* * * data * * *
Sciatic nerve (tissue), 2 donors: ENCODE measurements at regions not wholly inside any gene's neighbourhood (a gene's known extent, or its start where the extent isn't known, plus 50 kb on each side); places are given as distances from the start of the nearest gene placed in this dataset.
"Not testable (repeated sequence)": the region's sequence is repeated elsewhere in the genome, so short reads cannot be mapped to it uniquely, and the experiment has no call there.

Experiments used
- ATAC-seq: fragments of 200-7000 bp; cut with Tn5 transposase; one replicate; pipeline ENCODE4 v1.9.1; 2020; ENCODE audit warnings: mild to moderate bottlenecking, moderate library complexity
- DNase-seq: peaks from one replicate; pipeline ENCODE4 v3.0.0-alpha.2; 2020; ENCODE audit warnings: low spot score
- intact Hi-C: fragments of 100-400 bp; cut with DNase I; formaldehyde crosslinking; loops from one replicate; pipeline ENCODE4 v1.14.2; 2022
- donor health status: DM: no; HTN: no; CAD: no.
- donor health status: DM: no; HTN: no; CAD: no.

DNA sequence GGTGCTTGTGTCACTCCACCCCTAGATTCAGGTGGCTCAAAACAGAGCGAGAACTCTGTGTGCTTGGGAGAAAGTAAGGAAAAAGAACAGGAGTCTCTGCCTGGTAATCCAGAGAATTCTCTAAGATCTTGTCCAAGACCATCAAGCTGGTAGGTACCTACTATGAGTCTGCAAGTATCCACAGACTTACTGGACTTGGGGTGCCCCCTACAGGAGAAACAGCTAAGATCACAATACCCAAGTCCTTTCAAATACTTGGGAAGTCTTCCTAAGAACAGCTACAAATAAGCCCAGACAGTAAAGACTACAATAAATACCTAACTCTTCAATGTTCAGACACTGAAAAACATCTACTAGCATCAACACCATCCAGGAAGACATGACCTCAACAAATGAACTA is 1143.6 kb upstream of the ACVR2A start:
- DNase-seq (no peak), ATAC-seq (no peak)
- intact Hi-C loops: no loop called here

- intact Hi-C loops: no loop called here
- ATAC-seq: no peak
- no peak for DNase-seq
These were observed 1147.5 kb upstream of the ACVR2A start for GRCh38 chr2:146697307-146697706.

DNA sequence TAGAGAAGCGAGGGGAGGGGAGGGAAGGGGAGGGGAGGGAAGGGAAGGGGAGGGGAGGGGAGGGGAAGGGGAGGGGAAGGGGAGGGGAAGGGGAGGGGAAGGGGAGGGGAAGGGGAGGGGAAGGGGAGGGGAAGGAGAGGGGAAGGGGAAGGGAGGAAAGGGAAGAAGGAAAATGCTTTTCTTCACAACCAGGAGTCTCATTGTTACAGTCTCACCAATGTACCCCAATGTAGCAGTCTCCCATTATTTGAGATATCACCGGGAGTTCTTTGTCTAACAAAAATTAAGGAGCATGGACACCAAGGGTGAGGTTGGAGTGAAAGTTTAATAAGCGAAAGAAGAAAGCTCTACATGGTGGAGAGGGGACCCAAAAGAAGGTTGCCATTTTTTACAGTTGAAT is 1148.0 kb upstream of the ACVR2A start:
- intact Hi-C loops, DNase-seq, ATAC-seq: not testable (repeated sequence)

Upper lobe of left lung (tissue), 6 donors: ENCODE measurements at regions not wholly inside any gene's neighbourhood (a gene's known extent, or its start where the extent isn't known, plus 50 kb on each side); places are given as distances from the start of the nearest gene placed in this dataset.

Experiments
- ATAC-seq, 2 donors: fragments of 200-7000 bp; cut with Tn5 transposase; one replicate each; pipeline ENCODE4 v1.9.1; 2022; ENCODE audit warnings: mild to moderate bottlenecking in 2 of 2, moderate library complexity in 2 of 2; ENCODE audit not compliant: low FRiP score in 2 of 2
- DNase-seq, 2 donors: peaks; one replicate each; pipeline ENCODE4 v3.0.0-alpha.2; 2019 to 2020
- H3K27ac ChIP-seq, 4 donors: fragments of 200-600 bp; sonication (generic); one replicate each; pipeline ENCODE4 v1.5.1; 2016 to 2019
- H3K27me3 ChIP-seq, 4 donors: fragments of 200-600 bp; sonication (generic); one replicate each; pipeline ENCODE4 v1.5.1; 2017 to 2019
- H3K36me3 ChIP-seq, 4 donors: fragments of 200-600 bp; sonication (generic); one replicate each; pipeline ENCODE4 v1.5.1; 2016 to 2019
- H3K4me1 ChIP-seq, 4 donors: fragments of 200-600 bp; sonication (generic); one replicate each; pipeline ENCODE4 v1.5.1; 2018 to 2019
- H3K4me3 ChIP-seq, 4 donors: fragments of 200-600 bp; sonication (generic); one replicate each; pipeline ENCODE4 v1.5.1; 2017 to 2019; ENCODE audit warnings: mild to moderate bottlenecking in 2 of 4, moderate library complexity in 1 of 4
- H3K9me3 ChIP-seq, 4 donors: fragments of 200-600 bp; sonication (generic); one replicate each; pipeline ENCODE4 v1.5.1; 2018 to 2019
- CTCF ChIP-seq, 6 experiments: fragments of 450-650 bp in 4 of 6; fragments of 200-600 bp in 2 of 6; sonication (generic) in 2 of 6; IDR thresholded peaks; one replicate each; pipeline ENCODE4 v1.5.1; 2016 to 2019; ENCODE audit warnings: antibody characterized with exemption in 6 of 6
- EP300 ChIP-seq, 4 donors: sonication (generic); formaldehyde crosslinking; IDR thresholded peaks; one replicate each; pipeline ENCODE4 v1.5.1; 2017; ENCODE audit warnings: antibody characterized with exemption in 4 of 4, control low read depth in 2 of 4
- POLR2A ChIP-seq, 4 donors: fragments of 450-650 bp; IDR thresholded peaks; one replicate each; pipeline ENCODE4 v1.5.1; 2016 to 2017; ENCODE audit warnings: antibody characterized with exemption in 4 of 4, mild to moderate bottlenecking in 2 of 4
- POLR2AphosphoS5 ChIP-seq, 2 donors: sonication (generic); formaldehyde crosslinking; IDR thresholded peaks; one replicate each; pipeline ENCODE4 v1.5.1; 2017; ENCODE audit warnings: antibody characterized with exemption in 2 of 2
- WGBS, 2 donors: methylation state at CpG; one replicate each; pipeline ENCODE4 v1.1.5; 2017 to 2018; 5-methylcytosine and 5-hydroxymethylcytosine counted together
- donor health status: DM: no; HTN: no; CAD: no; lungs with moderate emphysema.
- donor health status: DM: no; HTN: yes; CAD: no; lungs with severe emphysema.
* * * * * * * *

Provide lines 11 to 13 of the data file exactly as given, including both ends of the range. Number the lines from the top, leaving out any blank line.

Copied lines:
- intact Hi-C loops: no loop called here

- intact Hi-C loops: no loop called here
- ATAC-seq: no peak